Ave.To - Three Way Intersection (2008)

Ave.To
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In this age of infinite musical influences and practically limitless technology, nothing irks a listener (critical or otherwise) more than a stale product, something that's been recycled and cleverly packaged as new when it's already been done to death by others. Ave.To, a melting pot trio out of Washington, D.C., doesn't fall into this category. Their debut, Three Way Intersection, uses the songs as multi-hued quilts threaded with different tones and textures, which includes soul, hip-hop and jazz.

In this age of infinite musical influences and practically limitless technology, nothing irks a listener (critical or otherwise) more than a stale product, something that's been recycled and cleverly packaged as new when it's already been done to death by others. Ave.To, a melting pot trio out of Washington, D.C., doesn't fall into this category. Their debut, Three Way Intersection, uses the songs as multi-hued quilts threaded with different tones and textures, which includes soul, hip-hop and jazz.

Credit the trio with being ambitious if nothing else. Oddisee, Unknown and Kolai title their compositions after mundane and mercurial objects ("Sand to the Beach," "Glow Nights," "Mass Transit" and "Stank," for example) and use an aquatic, free-flowing approach in creating the pieces. Most of them move at a brisk pace, like the breezy, bass-laden "Cuz of U,"  and the horn-fringed "Future Funk."  Most are also intriguing, like "Natural," which includes a voice-over explaining the symbiotic relationship between two zodiac signs (you'll have to peep it for yourself, no spoilers here from me), and the healthy infusion of hip-hop in the outro of "Cuba Libre."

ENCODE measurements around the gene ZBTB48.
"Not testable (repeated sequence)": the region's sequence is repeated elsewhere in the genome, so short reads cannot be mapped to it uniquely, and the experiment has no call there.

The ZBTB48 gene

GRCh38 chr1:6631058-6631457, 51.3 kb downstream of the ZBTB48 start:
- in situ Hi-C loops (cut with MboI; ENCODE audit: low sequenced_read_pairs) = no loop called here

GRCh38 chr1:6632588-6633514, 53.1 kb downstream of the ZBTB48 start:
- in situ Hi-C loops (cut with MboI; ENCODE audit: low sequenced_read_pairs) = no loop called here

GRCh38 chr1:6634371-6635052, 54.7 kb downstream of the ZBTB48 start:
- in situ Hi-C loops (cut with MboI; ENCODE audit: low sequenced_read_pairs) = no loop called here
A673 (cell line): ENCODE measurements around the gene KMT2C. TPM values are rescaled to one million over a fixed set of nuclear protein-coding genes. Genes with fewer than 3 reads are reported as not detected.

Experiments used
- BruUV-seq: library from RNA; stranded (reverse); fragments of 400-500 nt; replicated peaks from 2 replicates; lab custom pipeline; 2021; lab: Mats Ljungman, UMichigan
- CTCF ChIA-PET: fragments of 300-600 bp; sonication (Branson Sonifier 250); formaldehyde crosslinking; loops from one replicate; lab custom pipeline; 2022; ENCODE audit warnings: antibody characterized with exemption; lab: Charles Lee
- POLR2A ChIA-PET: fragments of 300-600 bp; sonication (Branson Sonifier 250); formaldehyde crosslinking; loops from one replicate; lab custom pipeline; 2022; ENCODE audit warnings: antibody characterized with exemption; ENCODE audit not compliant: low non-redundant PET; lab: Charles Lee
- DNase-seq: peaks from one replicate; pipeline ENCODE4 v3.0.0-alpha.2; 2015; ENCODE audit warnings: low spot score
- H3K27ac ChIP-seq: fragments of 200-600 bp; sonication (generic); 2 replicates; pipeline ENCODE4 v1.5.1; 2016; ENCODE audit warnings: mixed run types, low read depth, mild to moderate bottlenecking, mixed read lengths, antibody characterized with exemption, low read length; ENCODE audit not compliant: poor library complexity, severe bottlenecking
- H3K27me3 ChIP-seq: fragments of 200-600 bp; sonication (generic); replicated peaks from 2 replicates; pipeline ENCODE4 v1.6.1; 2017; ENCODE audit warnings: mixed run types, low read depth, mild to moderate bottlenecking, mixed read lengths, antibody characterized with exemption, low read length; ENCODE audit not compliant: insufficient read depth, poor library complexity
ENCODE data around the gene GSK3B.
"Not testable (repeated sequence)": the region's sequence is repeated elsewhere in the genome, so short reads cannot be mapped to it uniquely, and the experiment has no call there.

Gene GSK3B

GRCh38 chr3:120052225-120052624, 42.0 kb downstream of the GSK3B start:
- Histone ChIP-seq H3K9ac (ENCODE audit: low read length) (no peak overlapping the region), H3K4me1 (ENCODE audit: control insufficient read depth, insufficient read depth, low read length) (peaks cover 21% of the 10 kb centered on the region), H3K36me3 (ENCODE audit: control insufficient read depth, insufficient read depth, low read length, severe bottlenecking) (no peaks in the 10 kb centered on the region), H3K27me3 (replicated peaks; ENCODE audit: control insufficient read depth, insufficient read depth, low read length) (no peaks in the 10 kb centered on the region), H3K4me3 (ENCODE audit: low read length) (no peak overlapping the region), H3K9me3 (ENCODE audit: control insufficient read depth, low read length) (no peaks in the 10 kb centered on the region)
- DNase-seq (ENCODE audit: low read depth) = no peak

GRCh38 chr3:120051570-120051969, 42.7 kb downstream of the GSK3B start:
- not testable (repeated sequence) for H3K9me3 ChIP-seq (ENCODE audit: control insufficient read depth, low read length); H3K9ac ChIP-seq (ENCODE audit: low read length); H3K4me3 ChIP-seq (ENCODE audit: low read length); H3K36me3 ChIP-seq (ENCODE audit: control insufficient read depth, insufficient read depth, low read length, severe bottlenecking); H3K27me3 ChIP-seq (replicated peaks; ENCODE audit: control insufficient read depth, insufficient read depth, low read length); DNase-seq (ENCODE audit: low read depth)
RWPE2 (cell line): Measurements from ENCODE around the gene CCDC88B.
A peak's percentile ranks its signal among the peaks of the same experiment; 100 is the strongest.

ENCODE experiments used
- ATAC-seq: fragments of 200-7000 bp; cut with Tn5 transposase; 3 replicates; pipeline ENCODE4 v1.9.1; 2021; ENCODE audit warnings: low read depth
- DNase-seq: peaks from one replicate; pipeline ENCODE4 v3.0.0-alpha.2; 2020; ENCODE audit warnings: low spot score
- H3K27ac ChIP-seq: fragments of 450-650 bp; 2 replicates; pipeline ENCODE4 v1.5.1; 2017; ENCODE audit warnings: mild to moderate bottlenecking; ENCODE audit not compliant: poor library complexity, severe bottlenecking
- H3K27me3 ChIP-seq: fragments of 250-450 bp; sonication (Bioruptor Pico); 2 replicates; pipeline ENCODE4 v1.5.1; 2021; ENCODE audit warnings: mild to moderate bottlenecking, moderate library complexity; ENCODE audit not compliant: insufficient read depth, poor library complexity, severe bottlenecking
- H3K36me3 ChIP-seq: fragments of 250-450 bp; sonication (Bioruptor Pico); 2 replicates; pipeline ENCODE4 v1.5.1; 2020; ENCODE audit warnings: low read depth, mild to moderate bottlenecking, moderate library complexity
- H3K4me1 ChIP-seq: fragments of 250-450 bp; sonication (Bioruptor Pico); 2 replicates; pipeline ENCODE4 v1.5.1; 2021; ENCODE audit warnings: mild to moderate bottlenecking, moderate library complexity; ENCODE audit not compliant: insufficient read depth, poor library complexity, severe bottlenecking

What detracts from the disk are two factors: the muted overall sound quality, which diminishes the impact that these numbers could potentially have; and, at times, the direction of the compositions seem aimless and scattered, without a climax or conclusion.  Ave.To aims to provide a narrative of sorts, but they don't always succeed at the goal, especially since so few tracks provide outright vocalization to push them along ("Loin de Toi," "Abuja"). There's also a lack of 'bottom,' an emphasis on treble over bass, which may lend itself to feeling more organic than orchestrated, but is maddening because most of the tracks could benefit from its inclusion, especially "Abuja" and "Future Funk."

So should listeners even make a pit stop at this Three Way Intersection? Well, as a music lover who champions creativity and originality, I recommend it. But for those who require more substance, Ave.To's debut may serve as only a momentary, although pleasant, detour from the norm.

By Melody Charles      

 

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